How do you know when a dog is about to have puppies
If you know the dog is pregnant, she will start nesting a few days prior and her temperature will rise. Loss of appetite and whiny [ Source: http://www.chacha.com/question/how-do-you-know-when-a-dog-is-about-to-have-puppies ]
More Answers to “How do you know when a dog is about to have puppies“
- HOw do you know when a dogs about to have puppies?
- They get fatter.
- How do i know when my dog is going to have puppies??
- Your dog should have puppies 58-63 days from the first day she was bred. Your vet can take an ultra sound or xray when it is close to time and let you know when you should start puppy watch. At home watch her temperature. A dogs temp will d…
- When do you know if your dog is done delivering puppies?
- When they’ve stopped coming out. But ideally you should be leaving your dog in peace with her birthing and her nursing for at least a few hours, so it’s irrelevant exactly when she’s done birthing.
Related Questions Answered on Y!Answers
- In your opinion, is it wrong to buy from a breeder?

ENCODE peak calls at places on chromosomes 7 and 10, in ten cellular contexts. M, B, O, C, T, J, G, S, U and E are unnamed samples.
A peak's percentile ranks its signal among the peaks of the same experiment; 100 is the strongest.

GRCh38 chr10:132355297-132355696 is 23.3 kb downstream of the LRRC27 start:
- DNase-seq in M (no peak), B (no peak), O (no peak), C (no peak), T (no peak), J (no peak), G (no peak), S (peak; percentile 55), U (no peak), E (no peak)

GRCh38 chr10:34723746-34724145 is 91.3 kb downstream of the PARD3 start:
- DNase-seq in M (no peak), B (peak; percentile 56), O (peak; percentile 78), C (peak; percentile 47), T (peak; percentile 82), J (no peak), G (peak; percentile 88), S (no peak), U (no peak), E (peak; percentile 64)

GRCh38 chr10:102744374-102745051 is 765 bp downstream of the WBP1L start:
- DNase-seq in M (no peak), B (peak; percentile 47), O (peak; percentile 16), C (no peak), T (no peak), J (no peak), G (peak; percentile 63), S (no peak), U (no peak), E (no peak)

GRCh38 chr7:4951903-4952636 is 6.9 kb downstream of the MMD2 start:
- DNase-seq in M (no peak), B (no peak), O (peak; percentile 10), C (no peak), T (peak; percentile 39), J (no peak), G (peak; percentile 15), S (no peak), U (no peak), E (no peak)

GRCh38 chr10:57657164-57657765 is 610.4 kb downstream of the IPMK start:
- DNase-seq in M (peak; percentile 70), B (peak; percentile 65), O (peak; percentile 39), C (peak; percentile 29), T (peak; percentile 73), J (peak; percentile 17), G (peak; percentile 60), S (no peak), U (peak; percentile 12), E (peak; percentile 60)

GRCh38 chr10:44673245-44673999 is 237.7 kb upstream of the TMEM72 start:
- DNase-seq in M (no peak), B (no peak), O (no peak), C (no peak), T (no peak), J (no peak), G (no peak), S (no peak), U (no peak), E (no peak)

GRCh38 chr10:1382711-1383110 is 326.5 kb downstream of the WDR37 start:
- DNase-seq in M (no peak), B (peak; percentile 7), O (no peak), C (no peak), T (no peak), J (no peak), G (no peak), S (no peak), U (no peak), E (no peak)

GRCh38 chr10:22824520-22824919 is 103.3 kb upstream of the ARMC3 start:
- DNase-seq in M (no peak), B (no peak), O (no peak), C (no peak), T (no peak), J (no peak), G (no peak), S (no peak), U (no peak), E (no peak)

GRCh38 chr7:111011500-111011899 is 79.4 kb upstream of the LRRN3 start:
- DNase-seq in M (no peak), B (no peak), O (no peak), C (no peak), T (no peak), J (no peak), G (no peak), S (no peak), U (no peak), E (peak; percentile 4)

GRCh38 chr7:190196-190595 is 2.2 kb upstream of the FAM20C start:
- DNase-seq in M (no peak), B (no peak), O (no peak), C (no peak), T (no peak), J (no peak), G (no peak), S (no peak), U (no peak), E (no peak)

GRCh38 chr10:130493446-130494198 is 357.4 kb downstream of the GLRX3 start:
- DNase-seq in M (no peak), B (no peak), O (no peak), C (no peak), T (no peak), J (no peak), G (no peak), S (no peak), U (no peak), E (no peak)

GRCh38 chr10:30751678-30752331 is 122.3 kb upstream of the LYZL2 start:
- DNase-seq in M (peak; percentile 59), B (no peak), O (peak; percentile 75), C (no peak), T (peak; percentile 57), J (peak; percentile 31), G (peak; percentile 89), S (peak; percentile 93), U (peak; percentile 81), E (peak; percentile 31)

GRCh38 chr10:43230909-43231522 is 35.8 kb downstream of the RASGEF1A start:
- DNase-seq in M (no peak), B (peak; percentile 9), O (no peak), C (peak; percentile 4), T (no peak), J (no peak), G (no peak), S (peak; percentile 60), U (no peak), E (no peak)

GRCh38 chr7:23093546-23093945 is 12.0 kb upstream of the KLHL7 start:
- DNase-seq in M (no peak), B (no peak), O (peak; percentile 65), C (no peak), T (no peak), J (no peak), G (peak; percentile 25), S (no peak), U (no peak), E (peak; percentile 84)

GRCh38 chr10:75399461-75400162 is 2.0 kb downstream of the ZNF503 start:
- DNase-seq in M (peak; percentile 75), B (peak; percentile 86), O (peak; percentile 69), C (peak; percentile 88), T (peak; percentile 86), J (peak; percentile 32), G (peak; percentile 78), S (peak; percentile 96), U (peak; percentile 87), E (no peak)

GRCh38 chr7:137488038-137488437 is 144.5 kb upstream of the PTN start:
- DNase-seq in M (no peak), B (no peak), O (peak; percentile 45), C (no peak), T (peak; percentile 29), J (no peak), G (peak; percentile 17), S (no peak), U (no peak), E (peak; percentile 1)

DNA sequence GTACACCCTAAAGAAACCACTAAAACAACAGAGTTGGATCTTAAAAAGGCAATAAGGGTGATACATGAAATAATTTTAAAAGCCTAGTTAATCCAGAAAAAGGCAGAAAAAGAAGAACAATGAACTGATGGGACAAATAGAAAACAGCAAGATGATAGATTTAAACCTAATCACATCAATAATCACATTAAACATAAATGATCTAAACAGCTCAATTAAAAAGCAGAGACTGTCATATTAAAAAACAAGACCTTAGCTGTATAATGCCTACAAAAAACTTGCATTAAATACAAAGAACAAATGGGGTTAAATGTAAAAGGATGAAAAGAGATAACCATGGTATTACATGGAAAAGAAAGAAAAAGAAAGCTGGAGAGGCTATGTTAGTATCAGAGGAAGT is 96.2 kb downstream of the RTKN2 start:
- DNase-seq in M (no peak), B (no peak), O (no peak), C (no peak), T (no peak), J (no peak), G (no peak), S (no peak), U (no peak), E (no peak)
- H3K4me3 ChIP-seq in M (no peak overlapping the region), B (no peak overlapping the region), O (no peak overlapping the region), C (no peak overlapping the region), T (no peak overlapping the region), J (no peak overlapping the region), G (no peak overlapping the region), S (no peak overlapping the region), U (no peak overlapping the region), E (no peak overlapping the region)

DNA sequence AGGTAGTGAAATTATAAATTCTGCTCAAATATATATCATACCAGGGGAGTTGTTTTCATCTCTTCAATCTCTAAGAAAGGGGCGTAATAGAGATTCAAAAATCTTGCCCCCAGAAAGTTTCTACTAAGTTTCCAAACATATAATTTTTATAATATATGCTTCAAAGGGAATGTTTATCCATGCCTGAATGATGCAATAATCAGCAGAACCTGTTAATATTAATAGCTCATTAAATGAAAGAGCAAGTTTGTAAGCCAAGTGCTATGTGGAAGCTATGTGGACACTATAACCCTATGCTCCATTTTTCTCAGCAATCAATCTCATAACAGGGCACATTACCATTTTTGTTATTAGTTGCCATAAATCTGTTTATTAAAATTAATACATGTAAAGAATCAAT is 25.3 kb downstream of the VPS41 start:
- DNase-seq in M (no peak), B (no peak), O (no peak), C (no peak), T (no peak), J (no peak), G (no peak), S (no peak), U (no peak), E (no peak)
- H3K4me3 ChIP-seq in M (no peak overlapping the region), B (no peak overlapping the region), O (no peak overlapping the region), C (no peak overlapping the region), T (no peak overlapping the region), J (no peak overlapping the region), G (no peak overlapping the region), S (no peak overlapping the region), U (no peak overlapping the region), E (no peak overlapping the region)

- Q: I just wanted to get some opinions on this because a couple people on this other forum that I spend a lot of time on were giving me a hard time about it.My husband and I are looking for an American Pit Bull Terrier puppy. We are wanting to get on around September. We have rescued dogs before and we have bought from reputable breeders before. However, this time we aren’t sure yet where we want to get our puppy from, so we have been looking into different shelters/rescues and breeders. That way, when it actually comes time for us to get our puppy, we will know enough about everything to make a good, educated decision. We know we want a young puppy so that we can make sure he/she is properly raised, trained and socialized, starting at a young age. We also know that we want a well bred APBT, because we are very big into showing people, through our dogs, just how wonderful “pit bulls” can truly be. Also, my husband and I will soon be volunteering at a local Humane Society (http://www.utahhumane.org/), the same one my younger sister already volunteers at. Regardless of where we get our next pup, we will still be volunteering at the shelter for at least the foreseeable future. We are also going to look into possibly fostering. So, whether we adopt/rescue, or buy from a breeder, we will at least still be doing something to help by volunteering our time, and possibly even fostering as well.With all of that being said, I wanted to ask everyone, what do you think about this situation? Would it be wrong, in your opinion, for us to buy our next APBT pup from a reputable breeder, instead of adopting, even though we will still be volunteering and possibly even fostering on top of that? Oh, I also want to say, that my husband and I are not breeders, so we will not be breeding (at least not any time soon). I do have some interest in that, but it’s not something we have enough knowledge on to actually do right now. Nor do we have the time, money, etc, that it would take to breed at the moment. So, we will not be breeding. However, I have always been very interested in showing. My grandmother bred, showed and owned Dobies, my best friends mom (from when I was growing up, she’s not really a good friend anymore) bred, showed and owned APBTs, and I actually just found ot the other day that my best friend’s mom (current best friend, and has been my best friend all of my adult life) also use to breed, show and own Shelties! Anyway, again, I have always been very interested in showing, when I was very young, maybe 10 or 11, my father knew someone that bred and showed Shelties and set it up to where I could go to a few of their shows! I was so excited, and I LOVED it! That was the day that I really decided that showing was something I really wanted to get into, I will never forget that day! lol! So yeah, if we get an APBT pup from a reputable breeder, we will definitely get into showing and also some weight pulling and/or agility, or something along those lines. Just because I personally feel that because APBTs are high energy/terrier/working type breeds, they need a way to fulfill that need to work. I just think it would be very good for them. And, of course, our APBT will be a very loved member of our family, as well! : )So, again, in your opinion, do you think it would wrong of us to buy from a reputable breeder, and show our dog and get him/her into some other activities, even though we will also be volunteering and possibly fostering?I wanted to add, that in a couple years we do plan to get a 2nd APBT. We have owned 3 dogs at once before, and it wasn’t more than we could handle, but it was a bit more than we would have liked. So, no more than 2 at a time from here on out (not to mention, if we just have 1 or 2 dogs of our own, we would still be able to foster from time to time). But, like with all of the other dogs we have ever owned, we will most likely end up with a rescued APBT and an APBT from a breeder. So, if we rescue now, we will probably buy from a breeder later, and vice versa. Just wanted to throw that in there.. lol! : )